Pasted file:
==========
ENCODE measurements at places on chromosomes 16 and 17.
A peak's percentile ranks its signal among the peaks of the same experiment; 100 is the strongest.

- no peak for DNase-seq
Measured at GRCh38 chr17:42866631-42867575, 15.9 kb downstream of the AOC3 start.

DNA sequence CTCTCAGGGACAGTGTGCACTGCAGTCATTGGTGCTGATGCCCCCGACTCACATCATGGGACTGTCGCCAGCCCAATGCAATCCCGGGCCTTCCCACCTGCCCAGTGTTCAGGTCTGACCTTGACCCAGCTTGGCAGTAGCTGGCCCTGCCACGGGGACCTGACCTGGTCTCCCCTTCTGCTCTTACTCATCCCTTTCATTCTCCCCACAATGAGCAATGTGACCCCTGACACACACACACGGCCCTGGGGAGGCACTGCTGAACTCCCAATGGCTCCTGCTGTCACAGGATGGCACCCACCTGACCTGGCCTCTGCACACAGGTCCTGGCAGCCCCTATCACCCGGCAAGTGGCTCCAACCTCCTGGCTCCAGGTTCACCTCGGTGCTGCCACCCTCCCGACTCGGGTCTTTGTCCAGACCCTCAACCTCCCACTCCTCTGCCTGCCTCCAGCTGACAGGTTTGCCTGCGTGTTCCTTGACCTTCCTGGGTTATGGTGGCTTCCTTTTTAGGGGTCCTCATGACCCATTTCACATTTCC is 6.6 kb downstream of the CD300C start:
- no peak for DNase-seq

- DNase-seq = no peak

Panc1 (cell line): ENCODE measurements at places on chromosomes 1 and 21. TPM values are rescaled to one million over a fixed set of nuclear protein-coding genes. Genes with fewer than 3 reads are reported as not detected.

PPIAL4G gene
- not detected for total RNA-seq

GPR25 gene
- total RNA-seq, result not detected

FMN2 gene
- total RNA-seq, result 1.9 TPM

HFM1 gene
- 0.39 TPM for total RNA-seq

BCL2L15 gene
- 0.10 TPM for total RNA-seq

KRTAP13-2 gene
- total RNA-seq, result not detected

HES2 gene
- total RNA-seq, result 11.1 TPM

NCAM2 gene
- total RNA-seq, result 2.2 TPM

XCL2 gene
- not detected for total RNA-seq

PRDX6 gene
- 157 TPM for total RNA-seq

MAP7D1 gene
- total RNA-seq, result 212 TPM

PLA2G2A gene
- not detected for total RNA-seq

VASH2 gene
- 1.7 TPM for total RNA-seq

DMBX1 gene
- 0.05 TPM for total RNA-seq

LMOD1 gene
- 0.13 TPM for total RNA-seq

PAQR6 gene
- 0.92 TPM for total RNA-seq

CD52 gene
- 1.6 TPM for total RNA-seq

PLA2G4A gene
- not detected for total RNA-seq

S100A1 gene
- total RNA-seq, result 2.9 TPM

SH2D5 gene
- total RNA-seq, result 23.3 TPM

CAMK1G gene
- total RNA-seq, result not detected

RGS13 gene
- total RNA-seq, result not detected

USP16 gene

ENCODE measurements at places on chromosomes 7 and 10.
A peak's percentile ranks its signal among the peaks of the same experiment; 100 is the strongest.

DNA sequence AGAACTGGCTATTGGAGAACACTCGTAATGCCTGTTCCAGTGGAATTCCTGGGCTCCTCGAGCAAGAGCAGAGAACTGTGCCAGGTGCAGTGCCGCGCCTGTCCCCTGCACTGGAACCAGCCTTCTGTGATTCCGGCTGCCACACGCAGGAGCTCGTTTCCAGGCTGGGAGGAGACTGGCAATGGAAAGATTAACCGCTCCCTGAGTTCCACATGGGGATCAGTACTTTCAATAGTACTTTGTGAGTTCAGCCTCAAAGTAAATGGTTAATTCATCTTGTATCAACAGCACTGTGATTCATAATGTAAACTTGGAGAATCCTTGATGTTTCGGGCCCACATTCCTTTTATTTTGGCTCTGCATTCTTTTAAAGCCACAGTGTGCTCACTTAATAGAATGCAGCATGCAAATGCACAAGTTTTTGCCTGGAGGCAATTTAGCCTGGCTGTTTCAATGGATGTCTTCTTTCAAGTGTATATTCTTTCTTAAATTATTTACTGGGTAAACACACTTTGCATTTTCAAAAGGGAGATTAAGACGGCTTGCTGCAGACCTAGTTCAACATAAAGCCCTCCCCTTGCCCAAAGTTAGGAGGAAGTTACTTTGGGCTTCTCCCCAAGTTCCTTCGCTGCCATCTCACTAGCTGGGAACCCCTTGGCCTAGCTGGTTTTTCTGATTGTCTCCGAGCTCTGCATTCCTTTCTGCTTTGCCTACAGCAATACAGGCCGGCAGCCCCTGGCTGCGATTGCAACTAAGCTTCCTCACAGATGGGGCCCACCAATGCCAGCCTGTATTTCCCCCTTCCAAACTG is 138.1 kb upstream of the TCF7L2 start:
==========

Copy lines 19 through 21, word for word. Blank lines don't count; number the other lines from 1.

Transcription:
KRTAP13-2 gene
- total RNA-seq, result not detected

HES2 gene